Cystic fibrosis (CF) is the most common genetically inherited disease amongst Caucasian populations. It is said that 1 in 25 individuals carry one copy of the affected gene, and 1 in ~3000 newborns is affected by CF. The disease disrupts many organ functions, especially lungs, where chronic bacterial infections often lead to respiratory failure and death. CF patients may also suffer from the inability to properly digest food due to the lack of digestive enzymes, as well as experiencing intestinal blockages.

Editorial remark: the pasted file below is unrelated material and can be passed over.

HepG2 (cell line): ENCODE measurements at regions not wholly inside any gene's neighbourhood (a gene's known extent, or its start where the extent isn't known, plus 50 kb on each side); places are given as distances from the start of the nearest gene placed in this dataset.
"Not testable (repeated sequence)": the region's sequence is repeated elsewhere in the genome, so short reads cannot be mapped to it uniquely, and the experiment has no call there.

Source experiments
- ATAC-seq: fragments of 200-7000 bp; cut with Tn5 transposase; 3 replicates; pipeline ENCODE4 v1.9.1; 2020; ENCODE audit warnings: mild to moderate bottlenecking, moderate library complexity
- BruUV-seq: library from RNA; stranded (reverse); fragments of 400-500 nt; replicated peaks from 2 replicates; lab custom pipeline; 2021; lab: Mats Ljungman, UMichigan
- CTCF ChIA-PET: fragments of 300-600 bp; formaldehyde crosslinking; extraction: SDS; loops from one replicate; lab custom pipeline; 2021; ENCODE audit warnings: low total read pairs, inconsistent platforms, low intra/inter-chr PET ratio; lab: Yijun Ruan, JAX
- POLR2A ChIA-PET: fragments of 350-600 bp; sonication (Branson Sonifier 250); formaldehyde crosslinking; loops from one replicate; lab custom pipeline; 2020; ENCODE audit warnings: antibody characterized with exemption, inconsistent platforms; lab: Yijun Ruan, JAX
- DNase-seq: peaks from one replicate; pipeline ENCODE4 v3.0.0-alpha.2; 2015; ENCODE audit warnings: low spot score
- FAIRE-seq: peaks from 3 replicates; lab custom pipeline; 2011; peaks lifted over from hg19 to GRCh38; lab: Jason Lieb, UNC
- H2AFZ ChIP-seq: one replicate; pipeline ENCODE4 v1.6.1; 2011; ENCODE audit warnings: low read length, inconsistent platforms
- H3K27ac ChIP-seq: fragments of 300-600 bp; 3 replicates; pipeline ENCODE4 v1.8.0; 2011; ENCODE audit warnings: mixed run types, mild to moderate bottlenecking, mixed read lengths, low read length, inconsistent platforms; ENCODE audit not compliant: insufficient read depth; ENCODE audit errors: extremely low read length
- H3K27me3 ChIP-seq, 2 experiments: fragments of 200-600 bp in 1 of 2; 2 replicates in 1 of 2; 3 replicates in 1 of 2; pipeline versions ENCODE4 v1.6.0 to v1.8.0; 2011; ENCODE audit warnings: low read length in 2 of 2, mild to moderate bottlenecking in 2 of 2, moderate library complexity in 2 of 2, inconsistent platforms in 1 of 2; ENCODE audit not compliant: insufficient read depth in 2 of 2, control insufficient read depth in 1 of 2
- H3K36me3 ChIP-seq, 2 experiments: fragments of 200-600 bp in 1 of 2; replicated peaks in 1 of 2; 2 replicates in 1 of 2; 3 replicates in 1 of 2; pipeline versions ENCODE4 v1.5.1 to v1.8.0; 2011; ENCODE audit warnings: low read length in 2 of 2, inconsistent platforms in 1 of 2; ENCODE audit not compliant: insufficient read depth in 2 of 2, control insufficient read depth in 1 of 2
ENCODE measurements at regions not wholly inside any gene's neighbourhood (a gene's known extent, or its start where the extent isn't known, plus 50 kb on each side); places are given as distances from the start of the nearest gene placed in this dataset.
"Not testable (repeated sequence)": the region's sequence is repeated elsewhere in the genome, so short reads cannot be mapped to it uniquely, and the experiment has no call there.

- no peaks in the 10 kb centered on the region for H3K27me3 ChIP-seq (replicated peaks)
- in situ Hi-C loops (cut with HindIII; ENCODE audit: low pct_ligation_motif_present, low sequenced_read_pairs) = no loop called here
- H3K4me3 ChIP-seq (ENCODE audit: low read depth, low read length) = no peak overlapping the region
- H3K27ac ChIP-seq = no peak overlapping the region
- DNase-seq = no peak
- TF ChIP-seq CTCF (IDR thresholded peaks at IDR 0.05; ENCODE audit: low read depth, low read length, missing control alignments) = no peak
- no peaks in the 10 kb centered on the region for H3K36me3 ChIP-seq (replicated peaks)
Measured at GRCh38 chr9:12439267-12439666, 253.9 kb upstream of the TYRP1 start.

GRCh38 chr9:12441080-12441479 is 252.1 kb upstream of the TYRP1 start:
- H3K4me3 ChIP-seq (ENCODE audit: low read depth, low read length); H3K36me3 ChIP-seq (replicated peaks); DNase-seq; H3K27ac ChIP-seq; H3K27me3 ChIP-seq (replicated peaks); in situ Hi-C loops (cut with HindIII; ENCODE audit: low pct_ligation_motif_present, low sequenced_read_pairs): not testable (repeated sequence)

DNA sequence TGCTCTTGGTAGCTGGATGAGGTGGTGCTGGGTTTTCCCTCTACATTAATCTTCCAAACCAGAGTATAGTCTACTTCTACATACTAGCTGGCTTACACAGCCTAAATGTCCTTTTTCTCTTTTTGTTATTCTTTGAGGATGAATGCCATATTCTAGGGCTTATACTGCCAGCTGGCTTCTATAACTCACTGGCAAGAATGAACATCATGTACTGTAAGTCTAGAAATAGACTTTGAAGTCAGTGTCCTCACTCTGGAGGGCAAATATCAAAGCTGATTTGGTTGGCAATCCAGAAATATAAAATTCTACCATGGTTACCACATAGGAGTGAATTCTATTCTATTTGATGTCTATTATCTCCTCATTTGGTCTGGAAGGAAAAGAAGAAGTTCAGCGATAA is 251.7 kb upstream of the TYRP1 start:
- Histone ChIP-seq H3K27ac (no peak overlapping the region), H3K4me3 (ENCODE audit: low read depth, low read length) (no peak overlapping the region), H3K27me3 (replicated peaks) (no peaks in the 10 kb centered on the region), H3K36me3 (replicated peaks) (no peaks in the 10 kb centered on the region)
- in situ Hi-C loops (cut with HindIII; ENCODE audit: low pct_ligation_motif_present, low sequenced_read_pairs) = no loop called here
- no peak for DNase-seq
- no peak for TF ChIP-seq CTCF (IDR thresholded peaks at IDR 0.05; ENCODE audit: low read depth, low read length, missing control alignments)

There was a breakthrough in the CF research back in 1989, when the gene responsible for the disease was finally identified. The gene encodes an ion channel named cystic fibrosis transmembrane conductance regulator (CFTR). A channel is a protein in the membrane of a cell that can pass select ions from one side of the membrane to the other. CFTR allows the passage of chloride ions from inside the epithelial cell to the surface of the cell that lines the ducts and tubes in the body, such as airways. This step is important in the production of mucus, digestive enzymes, and sweat. The presence of chloride ions makes the mucus that coats the surface of the ducts and tubes thin and fluid. Since its discovery, more than 1,800 mutations have been found in CFTR that cause CF. Continue reading –>